Characterization of a cryptic plasmid from Pseudomonas sp. and utilization of its temperature-sensitive derivatives for genetic manipulation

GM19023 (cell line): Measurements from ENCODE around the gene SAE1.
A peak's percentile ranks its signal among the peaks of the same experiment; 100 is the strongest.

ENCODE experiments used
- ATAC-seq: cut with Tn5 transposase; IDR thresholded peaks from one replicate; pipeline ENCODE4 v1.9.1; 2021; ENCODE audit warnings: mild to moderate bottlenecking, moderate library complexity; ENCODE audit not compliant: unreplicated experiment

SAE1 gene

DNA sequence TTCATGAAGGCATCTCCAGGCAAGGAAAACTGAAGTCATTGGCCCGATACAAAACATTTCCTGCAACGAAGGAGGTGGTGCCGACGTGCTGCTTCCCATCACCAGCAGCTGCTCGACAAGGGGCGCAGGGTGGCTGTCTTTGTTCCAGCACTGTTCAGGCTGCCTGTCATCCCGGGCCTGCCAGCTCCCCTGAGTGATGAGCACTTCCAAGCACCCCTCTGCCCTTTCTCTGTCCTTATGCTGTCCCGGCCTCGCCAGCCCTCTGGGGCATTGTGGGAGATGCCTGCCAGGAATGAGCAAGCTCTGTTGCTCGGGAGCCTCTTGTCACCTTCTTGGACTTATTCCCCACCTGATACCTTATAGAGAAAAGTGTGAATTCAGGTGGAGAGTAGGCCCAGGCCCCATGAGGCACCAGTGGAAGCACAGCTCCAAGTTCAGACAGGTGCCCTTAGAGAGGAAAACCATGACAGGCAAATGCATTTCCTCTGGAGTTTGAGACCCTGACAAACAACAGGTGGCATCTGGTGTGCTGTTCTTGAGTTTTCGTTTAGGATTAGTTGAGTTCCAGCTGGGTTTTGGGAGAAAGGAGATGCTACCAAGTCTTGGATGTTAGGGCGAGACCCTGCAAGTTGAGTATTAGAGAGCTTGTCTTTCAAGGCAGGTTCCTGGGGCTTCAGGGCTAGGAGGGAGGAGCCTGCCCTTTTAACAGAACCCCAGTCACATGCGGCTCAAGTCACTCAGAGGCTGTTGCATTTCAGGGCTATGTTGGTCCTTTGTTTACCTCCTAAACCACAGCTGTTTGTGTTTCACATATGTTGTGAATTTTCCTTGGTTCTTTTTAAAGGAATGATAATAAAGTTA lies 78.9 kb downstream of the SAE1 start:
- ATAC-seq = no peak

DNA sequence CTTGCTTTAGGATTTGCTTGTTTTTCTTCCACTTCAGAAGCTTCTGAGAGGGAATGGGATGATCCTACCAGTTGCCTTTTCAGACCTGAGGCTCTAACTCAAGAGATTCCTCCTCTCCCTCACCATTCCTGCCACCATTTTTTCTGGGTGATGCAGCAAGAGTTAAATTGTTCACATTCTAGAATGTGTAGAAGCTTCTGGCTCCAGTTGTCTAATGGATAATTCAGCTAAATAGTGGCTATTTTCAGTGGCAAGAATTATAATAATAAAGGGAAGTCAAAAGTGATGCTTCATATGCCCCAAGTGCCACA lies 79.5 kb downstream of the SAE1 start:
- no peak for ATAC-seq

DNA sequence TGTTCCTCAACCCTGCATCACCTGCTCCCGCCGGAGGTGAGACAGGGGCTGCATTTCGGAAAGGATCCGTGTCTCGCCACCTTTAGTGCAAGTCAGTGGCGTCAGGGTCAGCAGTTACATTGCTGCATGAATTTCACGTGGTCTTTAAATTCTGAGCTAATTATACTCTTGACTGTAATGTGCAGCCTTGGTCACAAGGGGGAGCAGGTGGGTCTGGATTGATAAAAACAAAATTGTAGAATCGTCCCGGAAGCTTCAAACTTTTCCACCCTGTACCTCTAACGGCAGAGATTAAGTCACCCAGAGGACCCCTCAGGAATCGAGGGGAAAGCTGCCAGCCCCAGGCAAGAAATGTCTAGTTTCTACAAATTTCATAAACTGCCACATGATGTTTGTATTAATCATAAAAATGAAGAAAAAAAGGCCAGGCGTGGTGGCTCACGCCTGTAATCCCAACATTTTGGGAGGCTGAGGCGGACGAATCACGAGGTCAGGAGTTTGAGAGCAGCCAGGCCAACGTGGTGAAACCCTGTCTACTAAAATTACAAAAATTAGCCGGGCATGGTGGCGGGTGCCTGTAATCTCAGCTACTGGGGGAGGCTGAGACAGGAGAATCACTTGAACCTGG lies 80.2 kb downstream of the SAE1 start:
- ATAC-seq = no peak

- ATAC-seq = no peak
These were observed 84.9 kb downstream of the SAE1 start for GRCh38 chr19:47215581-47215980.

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A new cryptic plasmid, named pMM101, in an environmental Pseudomonas sp. has been isolated, and its 2140-bp DNA sequence has been determined and analyzed. One open reading frame (Rep(MM)) similar to the rep gene of the rolling-circle replicon (RCR) group VIII has been allocated in the replication region where a putative double-strand origin dso and single-strand origin sso could also be identified. After in vitro mutagenesis by error-prone PCR and introduced into Pseudomonas aeruginosa PAO1, a mutant plasmid which was stably maintained at 30 degrees C but not at 42 degrees C was isolated and analyzed. It had two nucleotide substitutions in the putative sso and dso regions. Replacing one of the two sites with wild type sequence resulted in similar instability at 42 degrees C, indicating either mutation could result in the temperature-sensitive trait. Using the mutant replicon, a Pseudomonas (temperature-sensitive)-Escherichia coli shuttle vector, pUM109, has been constructed and used successfully to disrupt P. aeruginosa genes. This temperature-sensitive vector provides an alternative tool for genetic manipulations in this industrially as well as medically important bacterium.
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